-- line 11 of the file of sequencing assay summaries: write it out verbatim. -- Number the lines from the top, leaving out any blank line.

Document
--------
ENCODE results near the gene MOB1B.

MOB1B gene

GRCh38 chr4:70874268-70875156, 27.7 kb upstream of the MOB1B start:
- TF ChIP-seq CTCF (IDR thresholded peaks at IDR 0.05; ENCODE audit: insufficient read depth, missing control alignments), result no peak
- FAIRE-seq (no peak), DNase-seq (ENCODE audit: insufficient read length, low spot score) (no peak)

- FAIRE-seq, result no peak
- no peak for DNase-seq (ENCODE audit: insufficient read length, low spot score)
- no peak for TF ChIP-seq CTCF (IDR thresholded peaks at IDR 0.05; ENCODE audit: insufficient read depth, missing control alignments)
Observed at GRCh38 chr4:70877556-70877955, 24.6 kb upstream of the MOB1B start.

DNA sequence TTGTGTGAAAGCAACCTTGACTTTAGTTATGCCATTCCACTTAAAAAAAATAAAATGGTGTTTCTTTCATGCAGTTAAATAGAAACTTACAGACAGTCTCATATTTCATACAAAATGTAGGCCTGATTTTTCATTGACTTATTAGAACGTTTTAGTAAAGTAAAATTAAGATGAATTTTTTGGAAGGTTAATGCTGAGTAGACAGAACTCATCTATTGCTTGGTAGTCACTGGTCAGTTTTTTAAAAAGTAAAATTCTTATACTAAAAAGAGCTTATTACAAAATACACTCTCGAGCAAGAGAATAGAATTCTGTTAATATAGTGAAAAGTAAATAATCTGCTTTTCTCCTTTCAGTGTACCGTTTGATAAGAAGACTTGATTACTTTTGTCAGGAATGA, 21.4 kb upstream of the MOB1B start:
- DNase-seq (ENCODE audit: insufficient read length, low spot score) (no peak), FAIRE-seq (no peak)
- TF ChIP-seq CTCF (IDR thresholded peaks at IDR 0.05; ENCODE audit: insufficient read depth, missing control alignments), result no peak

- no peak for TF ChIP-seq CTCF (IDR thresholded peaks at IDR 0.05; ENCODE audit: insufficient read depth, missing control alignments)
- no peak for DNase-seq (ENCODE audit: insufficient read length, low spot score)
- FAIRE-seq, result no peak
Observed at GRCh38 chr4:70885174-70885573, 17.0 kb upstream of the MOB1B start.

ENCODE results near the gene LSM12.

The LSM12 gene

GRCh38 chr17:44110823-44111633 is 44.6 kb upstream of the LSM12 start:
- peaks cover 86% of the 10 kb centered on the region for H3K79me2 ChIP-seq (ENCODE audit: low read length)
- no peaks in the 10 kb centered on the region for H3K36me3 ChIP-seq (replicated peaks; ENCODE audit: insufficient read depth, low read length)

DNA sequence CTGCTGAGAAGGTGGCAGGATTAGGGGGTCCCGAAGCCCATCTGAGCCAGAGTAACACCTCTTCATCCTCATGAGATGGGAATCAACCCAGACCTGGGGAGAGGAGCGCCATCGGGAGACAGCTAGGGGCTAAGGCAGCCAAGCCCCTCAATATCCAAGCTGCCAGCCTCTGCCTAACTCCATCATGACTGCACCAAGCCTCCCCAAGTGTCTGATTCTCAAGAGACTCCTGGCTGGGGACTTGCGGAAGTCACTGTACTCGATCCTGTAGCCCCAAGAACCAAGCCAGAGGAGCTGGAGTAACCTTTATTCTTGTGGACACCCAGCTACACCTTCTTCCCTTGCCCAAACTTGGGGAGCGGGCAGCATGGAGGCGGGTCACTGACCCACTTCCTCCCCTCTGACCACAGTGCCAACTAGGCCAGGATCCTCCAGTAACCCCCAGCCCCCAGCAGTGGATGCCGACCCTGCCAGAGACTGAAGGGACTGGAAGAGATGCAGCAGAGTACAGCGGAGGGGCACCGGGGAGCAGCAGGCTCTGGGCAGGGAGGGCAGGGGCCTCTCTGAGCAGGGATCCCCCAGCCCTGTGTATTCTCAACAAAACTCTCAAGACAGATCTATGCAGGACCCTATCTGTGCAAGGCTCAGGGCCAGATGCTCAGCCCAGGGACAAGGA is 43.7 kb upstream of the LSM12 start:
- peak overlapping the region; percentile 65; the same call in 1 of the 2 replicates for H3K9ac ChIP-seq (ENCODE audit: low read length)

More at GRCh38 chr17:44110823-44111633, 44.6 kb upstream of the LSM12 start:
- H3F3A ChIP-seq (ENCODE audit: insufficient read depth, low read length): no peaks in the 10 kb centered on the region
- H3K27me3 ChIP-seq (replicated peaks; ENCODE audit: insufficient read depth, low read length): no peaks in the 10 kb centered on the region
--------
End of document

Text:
- DNase-seq (ENCODE audit: insufficient read length, low spot score) (no peak), FAIRE-seq (no peak)